So exercise doesn’t have to be the classic gym session. It can salsa dancing, yoga, walking … anything as long as you are moving.
TAKE AWAY: If you aren’t exercising, what can you try out this week? Do you need to go back and read Rule Number Two again? Don’t put this off. You need to be moving (and keyboard exercise doesn’t count.)
Rule Number Five
Creativity never stops; you don’t need to act on every idea
Your body may start to slow down when you hit perimenopause but if you are a creative entrepreneur like me, ideas never stop coming. A few years ago I was getting extremely frustrated that I just didn’t have the inclination or the energy to implement as much I once did.
I would push myself to do more but all that ended up doing was making me more tired, frustrated and well, menopausal! I was cross at myself, but this often came out being cross with my family. And that’s no good.
After going on a journey with the very inspiring Nicola Bird who taught me much about simplicity last year, I’ve been shown that ideas are simply trains of thought that keep on coming, no matter where or what you are are doing.
Realising that I didn’t have to implement everything that came my way because I now trust that there are plenty of other ideas all queuing up behind each one, I can keep focused on the current project, without getting frustrated by my tiredness.
It’s why I see so many business owners flip flop from one new shiny toy to the next. There’s almost an addictive nature of acting on ideas but often never following them through because the next one comes along.
Periscope is a classic example; an amazing piece of fun, creative and innovative tech but if you stay focused on the marketing strategy and business model that you’ve set out to create, you will see better results, quicker.
TAKE AWAY: When you get an idea, become consciously aware of what happens and how you act. Do you get frustrated? Are you bouncing from one thing to the next? Become aware of how your creativity impacts your energy levels and do something different. Sometimes just scribbling the idea onto a post-it note and throwing it into a shoebox can reassure you that you know where to find it again if and when you ever want to act on it. It’s the whirlwind noise in your head that often causes the anx, so get it out and move on.
Rule No 6
F&*% It Days are OK (and actually good for the soul!)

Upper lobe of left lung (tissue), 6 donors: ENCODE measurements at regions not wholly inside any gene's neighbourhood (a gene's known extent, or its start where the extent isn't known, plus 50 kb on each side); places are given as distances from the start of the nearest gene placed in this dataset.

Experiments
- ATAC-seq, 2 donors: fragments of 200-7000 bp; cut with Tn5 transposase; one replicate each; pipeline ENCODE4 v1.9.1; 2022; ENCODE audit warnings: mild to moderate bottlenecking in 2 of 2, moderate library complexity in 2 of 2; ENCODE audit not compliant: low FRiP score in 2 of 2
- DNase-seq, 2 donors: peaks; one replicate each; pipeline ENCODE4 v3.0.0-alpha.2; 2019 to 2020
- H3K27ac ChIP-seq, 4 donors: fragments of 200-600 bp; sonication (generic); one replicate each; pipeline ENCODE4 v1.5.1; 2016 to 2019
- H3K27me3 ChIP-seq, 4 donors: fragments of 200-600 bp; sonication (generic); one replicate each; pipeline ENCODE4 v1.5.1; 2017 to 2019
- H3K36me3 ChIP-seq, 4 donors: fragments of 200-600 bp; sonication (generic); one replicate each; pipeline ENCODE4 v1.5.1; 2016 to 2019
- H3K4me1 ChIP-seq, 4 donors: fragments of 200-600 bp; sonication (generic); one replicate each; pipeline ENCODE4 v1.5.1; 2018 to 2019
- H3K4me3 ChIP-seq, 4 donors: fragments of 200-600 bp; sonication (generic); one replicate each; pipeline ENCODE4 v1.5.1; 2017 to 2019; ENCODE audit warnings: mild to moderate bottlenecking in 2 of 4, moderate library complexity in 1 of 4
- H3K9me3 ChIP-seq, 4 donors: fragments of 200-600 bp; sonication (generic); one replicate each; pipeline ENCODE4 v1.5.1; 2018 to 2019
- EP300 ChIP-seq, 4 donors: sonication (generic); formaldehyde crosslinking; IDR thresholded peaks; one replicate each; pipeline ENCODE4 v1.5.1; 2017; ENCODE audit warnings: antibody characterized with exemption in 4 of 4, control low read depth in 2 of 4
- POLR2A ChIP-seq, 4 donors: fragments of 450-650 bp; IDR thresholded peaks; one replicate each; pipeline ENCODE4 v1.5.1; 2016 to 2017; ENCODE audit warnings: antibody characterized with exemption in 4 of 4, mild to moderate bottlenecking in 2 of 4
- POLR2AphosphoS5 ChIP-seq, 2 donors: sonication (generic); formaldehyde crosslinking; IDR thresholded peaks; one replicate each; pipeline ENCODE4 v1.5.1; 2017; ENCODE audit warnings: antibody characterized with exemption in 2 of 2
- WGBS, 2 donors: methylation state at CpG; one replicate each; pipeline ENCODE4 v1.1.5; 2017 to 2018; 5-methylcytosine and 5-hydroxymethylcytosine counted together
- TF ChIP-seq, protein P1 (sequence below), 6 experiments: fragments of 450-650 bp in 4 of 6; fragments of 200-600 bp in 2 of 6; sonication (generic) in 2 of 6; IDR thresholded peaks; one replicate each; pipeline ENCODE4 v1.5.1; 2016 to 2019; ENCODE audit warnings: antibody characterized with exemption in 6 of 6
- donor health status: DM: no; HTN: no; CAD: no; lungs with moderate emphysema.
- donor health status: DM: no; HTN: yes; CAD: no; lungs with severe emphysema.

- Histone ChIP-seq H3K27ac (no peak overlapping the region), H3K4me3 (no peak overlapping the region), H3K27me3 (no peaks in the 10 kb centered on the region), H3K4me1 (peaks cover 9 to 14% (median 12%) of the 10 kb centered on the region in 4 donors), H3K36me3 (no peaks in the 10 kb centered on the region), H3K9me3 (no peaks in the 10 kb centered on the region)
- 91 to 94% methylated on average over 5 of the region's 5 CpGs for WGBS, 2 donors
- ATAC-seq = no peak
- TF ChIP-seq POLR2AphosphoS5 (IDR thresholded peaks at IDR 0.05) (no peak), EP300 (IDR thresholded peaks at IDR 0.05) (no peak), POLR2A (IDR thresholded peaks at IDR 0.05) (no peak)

When you get to a “certain age”, you being to realise that you don’t need to take yourself, or anyone else, that seriously all of the time.
Perhaps this comes down to experience and having a decade of working for myself under my belt, too. But it’s incredibly freeing to realise that you can only do want you can do. And if you can laugh at your failures and shake off negative remarks and snidey comments, then running your business is really much easier to run.
Apologies for the language (and for sharing one of the all time annoying songs!) but any time you want to share a moment of F&*% It, then play this video below.
It’s very good for the soul … you just may want to plug in headphones if you are in a public place or have children in ear shot!
Rule No 7
Systemise, Delegate or Delete
To enable me to become more effective and efficient (AKA work less and earn more money), I process everything I do through the rule of systemise, delegate or delete.
I’ve come to realise that over the past few years, I am doing the same stuff over and over again. And when energy levels are so up and down, I just can’t afford to be wasting my time and energy over stuff I really need not be doing.
So becoming consciously aware of how I fill my days, I’m always reviewing and asking myself whether I could systemise, delegate or simply delete something that I find myself doing over and over, out of my day.
This is one rule I’m still working on.
I’ve got systemise working well; I’ve invested in and worked hard to figure out my marketing systems – both lead generation and conversion processes – and nothing delights me more than having appointments being booked into my diary automatically from people who really want to speak to me. (In fact, I now teach other business owners the exact system in Clicks To Clients, which I opened up the doors to this summer). It all makes a lovely change from having to rush around networking like crazy and using push-energy rather than pull-energy to bring in new business.
Delete ain’t too bad; it helps to have more F&*% Days!
But delegate is definitely a work in progress, I have to confess. I’m still a control freak at heart and let the tech side of marketing take up way too much of my time. Trouble is I love it so much, I don’t think I could bear to hand it over to someone else … but hey, I have my vices and I’m certainly not perfect. I’m only human, just like you.
So there you have it.
My 7 rules for perimenopausal women running their own businesses.
And having just read through this again before clicking the publish button, I’ve realised that these 7 rules were something I wished I had applied way before my perimenopause began. So whether you’ve hit menopause or you’ve found yourself to be a “certain age” or simply that you’ve hit a wall and you need to review and re-set your path because your business is just not set up to give you what you want or need right now, I hope what I’ve shared has helped.
I’d love to know what your thoughts are; what rules you may have and any other tips or suggestions you would like to share. Leave a comment below as I love to read them all.